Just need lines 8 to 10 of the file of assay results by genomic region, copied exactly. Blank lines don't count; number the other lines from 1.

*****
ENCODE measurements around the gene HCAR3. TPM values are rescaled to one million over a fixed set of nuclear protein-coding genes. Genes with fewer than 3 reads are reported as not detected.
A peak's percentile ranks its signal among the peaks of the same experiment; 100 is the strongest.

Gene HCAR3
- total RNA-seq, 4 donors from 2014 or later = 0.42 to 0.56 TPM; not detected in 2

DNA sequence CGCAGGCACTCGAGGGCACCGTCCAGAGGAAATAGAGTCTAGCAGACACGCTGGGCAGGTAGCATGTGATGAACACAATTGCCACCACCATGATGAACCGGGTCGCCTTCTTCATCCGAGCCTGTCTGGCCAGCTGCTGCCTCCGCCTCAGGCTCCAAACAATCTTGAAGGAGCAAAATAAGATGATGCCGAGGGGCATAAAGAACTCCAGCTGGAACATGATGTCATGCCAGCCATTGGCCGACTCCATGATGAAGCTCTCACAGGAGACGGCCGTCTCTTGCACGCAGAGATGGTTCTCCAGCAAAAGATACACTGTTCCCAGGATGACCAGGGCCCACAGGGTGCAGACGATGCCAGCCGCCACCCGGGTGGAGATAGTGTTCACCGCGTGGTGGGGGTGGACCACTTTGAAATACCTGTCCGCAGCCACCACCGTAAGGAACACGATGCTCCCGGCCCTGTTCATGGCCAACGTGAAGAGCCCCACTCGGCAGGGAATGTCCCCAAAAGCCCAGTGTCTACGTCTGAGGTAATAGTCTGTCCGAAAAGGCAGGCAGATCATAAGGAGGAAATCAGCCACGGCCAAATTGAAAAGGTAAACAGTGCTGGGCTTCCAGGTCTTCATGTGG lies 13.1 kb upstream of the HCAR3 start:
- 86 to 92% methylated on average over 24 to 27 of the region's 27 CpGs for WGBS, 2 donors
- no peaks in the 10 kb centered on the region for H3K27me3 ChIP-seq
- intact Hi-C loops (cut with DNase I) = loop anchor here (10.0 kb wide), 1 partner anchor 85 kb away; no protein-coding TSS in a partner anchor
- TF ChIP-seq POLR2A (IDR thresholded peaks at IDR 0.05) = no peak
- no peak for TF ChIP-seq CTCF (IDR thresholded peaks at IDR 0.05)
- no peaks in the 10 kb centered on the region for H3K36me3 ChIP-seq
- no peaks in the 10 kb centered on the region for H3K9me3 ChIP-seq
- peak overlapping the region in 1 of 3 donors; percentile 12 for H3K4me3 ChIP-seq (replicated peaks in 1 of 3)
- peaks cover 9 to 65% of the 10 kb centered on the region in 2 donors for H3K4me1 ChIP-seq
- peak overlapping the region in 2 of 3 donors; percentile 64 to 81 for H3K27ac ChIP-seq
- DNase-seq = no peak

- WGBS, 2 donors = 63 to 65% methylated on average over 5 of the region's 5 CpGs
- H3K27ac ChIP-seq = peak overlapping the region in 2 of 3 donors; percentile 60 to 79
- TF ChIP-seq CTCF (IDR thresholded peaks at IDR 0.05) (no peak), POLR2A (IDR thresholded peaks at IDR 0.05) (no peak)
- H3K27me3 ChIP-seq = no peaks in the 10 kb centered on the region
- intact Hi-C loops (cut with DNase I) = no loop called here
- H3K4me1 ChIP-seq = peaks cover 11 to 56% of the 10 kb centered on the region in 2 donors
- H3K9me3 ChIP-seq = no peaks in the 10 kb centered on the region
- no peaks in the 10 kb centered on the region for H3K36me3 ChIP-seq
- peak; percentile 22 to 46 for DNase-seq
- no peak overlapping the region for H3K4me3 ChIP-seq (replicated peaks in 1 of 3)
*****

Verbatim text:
- intact Hi-C loops (cut with DNase I) = loop anchor here (10.0 kb wide), 1 partner anchor 85 kb away; no protein-coding TSS in a partner anchor
- TF ChIP-seq POLR2A (IDR thresholded peaks at IDR 0.05) = no peak
- no peak for TF ChIP-seq CTCF (IDR thresholded peaks at IDR 0.05)